If you know that you will need certain tarps from your inventory on the way to pick up a load, bring them inside the cab and let them warm up as you drive. Warm tarps are certainly easier to apply than cold ones. You will also find them less prone to tearing as well.

Once you reach your destination, you might be used to immediately unloading, folding your tarps, and storing them away in preparation for your next trip. But if you have 15 to 30 minutes of paperwork to do before departure, see if there is an open warehouse space where you can let your tarps warm up before folding. Once again, you will find them a lot easier to deal with.

2. Check D-Rings and Grommets Regularly

D-Rings and grommets are especially prone to damage from road salt during the winter. Make a point to check yours several times during a trip and at the start and conclusion of every journey. If you find even a minimal amount of damage, winter is not the time of year to press your luck. You are better off taking a tarp out of service until the damaged the ring or grommet can be repaired.

3. Avoid the Voids

Experienced flatbed drivers know that voids create a great place for water to pool. This is bad enough during the warm months, but water collecting on a tarp can be very damaging during the winter. Let’s say a bit of water pools in a void at the center of a load in temperatures hovering just above freezing. When the sun goes down and the temperatures fall, that pool can easily freeze and rip a hole in your tarp. Do not allow for any voids where moisture can collect.

4. Use Rubber Tipped Gloves

Rubber tipped gloves are an excellent choice for applying tarps during the winter months. The rubber fingertips make it easier to grip cold canvas and vinyl, even when you are dealing with ice at the same time. You can wear them alone or over the top of a set of leather gloves and, best of all, rubber tipped gloves are relatively cheap. You can buy them by the dozen at the local DIY or auto repair store.

The winter season brings with it extra challenges for flatbed truckers to overcome. You can make your own challenges more tolerable by remembering how winter weather affects tarps. The more proactive you are in winter tarping, the less trouble you will have this season.

Smartly Tarping Your Cargo To a Great Truck Driving Career

America’s over the road truck drivers have three primary kinds of work to choose from: refrigerated (refer) hauling, dry van hauling, and flatbed hauling. Few drivers would argue that sometimes flatbed truckers have the most challenging of roles to fulfill. The primary reasons arises when drivers have to drive in extreme weather conditions and gauge what changes in climate at their point of destination. The secondary reason could be that an inexperienced driver would not be knowledgeable enough to utilize his tarping gear to secure the cargo and have a safe trip.

What does flatbed driving appear to be such a difficult task? The answer to this is – load securing is key to a drivers track record and the company’s reputation in protecting their customers cargo. Drivers are responsible for the security of their loads from the moment they drive out of the shipping yard to the moment the receiver unloads the cargo. Not only do they have to ensure cargo remains securely on board, they also have to take the necessary steps to prevent damage along the way. And in most cases, that means applying tarps both, efficiently and effectively. Considering the following tarps allows a driver to determine which ones are best suited to protect their load:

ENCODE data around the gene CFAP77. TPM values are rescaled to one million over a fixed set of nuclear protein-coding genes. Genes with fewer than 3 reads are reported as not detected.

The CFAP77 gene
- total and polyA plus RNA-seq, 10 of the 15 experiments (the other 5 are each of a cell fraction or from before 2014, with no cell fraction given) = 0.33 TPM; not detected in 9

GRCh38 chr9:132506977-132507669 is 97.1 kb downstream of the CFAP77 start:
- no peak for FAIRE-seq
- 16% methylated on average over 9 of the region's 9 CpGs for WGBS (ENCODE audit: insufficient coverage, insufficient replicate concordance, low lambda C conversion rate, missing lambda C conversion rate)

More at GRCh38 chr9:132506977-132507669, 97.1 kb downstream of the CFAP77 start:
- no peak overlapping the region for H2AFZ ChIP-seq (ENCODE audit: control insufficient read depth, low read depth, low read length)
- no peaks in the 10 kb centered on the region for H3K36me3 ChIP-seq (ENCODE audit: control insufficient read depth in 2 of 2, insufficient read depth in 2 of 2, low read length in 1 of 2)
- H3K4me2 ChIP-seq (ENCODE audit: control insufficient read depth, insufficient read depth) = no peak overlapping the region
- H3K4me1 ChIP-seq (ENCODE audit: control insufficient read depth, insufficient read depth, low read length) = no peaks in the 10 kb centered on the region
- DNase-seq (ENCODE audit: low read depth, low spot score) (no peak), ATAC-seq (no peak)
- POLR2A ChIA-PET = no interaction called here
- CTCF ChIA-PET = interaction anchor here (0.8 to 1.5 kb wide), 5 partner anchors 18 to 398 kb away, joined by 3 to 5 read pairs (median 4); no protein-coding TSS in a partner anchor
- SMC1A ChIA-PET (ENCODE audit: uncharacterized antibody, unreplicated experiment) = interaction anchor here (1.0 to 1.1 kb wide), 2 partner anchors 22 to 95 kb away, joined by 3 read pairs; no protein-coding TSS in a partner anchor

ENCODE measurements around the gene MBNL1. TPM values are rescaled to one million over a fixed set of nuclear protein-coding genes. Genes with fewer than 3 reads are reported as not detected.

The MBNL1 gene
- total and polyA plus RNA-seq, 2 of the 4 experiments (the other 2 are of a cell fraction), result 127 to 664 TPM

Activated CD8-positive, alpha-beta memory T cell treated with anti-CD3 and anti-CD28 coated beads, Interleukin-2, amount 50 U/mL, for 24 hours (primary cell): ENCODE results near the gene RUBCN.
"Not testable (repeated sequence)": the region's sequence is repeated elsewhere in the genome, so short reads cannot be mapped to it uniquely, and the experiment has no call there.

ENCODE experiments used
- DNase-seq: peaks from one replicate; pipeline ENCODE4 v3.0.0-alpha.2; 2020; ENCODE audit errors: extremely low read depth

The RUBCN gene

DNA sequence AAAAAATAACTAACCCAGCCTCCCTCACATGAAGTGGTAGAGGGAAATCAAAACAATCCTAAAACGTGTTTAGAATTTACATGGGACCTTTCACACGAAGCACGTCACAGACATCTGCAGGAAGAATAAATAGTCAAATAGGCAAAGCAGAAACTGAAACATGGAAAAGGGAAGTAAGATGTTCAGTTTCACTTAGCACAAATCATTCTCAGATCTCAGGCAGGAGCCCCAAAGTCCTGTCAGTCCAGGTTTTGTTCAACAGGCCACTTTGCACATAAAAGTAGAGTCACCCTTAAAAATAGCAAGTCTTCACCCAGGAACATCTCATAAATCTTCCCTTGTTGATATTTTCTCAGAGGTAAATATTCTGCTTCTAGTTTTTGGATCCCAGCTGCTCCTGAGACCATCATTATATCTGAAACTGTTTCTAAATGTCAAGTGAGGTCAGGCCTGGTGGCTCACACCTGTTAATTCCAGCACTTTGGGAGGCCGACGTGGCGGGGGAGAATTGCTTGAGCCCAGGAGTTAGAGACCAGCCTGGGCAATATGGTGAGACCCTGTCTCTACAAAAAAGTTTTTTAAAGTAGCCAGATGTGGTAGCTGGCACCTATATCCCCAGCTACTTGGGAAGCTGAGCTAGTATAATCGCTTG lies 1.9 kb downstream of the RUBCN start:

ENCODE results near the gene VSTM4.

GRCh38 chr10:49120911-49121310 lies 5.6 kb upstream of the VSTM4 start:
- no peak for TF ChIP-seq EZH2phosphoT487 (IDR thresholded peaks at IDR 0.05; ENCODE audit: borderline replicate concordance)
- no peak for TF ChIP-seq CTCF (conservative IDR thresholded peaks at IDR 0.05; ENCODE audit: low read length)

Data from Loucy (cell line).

Steel Tarps – steel tarps are the most commonly used in flatbed trucking. They are quite large and generally flat and rectangle so that they can be used to cover virtually any cargo. The average flatbed trucker will own several of these, all stored in a utility box or a rack behind the cab.

Coil Tarps – coil tarps are smaller tarps designed primarily to cover loads of coil, cabling or other similar products. A good coil tarp is dome-shaped in order to accommodate the coils with a tight fit that reduces drag and flapping.

Lumber Tarps – lumber tarps can be a bit more challenging to apply as they are the heaviest and due to their side and back flaps. Lumber tarps are designed in this way to protect an entire load from top to bottom.

Smoke Tarps – The smallest in tarp family are smoke tarps. These are used at the front of the load when the load requires protection from exhaust. As they are smaller, these can be applied quickly and easily.

Based on these four choices, that the means of covering a load are not universal. A driver must assess each load to determine the best way to protect it. Then comes the crucial process of applying and securing tarps.

The Smart Flatbed Driver

For drivers to do a good job of securing tarp over their cargo, one must consider the profile of the driver.Those who choose flatbed driving as a career have the ability to think of solutions to a problem ( weather, load size etc) and also have the physical disposition to haul an average tarp that generally weighs between 50-100lbs.

It is due to these factors that Flatbed truck drivers get paid handsomely compared to their counterparts in other sectors of the trucking driving industry. Better pay also results in a better retention rate, so understanding tarps and efficiently using them can result in a long term flatbed trucking career